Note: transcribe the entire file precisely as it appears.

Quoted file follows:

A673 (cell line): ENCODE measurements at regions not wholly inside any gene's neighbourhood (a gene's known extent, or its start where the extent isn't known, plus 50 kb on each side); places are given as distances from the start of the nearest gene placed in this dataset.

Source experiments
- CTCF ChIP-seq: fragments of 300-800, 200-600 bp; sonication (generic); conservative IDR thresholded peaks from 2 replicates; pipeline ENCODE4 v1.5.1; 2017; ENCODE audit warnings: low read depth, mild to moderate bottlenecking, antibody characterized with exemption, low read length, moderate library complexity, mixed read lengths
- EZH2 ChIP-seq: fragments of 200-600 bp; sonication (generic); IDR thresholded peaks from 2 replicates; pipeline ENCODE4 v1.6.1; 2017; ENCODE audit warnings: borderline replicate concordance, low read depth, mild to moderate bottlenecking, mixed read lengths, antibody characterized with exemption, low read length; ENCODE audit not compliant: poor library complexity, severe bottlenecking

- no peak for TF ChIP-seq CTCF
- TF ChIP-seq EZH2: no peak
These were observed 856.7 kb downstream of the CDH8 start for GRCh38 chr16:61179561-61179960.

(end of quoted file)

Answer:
A673 (cell line): ENCODE measurements at regions not wholly inside any gene's neighbourhood (a gene's known extent, or its start where the extent isn't known, plus 50 kb on each side); places are given as distances from the start of the nearest gene placed in this dataset.

Source experiments
- CTCF ChIP-seq: fragments of 300-800, 200-600 bp; sonication (generic); conservative IDR thresholded peaks from 2 replicates; pipeline ENCODE4 v1.5.1; 2017; ENCODE audit warnings: low read depth, mild to moderate bottlenecking, antibody characterized with exemption, low read length, moderate library complexity, mixed read lengths
- EZH2 ChIP-seq: fragments of 200-600 bp; sonication (generic); IDR thresholded peaks from 2 replicates; pipeline ENCODE4 v1.6.1; 2017; ENCODE audit warnings: borderline replicate concordance, low read depth, mild to moderate bottlenecking, mixed read lengths, antibody characterized with exemption, low read length; ENCODE audit not compliant: poor library complexity, severe bottlenecking

- no peak for TF ChIP-seq CTCF
- TF ChIP-seq EZH2: no peak
These were observed 856.7 kb downstream of the CDH8 start for GRCh38 chr16:61179561-61179960.